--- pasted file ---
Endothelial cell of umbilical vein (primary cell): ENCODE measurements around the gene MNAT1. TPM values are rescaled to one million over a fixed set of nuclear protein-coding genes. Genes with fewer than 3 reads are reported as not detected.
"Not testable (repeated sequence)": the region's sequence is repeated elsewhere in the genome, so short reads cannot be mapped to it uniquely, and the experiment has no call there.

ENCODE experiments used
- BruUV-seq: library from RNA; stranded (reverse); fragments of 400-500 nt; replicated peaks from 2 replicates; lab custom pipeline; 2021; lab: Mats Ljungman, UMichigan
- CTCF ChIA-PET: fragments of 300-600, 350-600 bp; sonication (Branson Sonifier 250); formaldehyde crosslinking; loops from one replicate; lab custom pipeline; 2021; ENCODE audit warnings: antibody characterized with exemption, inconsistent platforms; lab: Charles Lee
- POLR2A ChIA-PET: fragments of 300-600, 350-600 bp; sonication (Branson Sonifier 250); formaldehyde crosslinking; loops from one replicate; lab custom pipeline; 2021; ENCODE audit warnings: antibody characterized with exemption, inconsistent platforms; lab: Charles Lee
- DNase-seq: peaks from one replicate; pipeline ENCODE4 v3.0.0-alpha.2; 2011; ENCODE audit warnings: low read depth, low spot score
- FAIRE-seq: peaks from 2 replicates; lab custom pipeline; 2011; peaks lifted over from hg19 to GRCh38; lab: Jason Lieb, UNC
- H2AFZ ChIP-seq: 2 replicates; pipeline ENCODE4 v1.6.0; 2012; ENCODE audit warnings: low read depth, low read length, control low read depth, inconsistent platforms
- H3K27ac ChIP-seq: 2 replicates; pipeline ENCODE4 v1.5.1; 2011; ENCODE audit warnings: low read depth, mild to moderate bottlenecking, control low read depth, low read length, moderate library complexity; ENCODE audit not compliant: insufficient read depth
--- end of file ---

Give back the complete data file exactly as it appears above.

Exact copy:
Endothelial cell of umbilical vein (primary cell): ENCODE measurements around the gene MNAT1. TPM values are rescaled to one million over a fixed set of nuclear protein-coding genes. Genes with fewer than 3 reads are reported as not detected.
"Not testable (repeated sequence)": the region's sequence is repeated elsewhere in the genome, so short reads cannot be mapped to it uniquely, and the experiment has no call there.

ENCODE experiments used
- BruUV-seq: library from RNA; stranded (reverse); fragments of 400-500 nt; replicated peaks from 2 replicates; lab custom pipeline; 2021; lab: Mats Ljungman, UMichigan
- CTCF ChIA-PET: fragments of 300-600, 350-600 bp; sonication (Branson Sonifier 250); formaldehyde crosslinking; loops from one replicate; lab custom pipeline; 2021; ENCODE audit warnings: antibody characterized with exemption, inconsistent platforms; lab: Charles Lee
- POLR2A ChIA-PET: fragments of 300-600, 350-600 bp; sonication (Branson Sonifier 250); formaldehyde crosslinking; loops from one replicate; lab custom pipeline; 2021; ENCODE audit warnings: antibody characterized with exemption, inconsistent platforms; lab: Charles Lee
- DNase-seq: peaks from one replicate; pipeline ENCODE4 v3.0.0-alpha.2; 2011; ENCODE audit warnings: low read depth, low spot score
- FAIRE-seq: peaks from 2 replicates; lab custom pipeline; 2011; peaks lifted over from hg19 to GRCh38; lab: Jason Lieb, UNC
- H2AFZ ChIP-seq: 2 replicates; pipeline ENCODE4 v1.6.0; 2012; ENCODE audit warnings: low read depth, low read length, control low read depth, inconsistent platforms
- H3K27ac ChIP-seq: 2 replicates; pipeline ENCODE4 v1.5.1; 2011; ENCODE audit warnings: low read depth, mild to moderate bottlenecking, control low read depth, low read length, moderate library complexity; ENCODE audit not compliant: insufficient read depth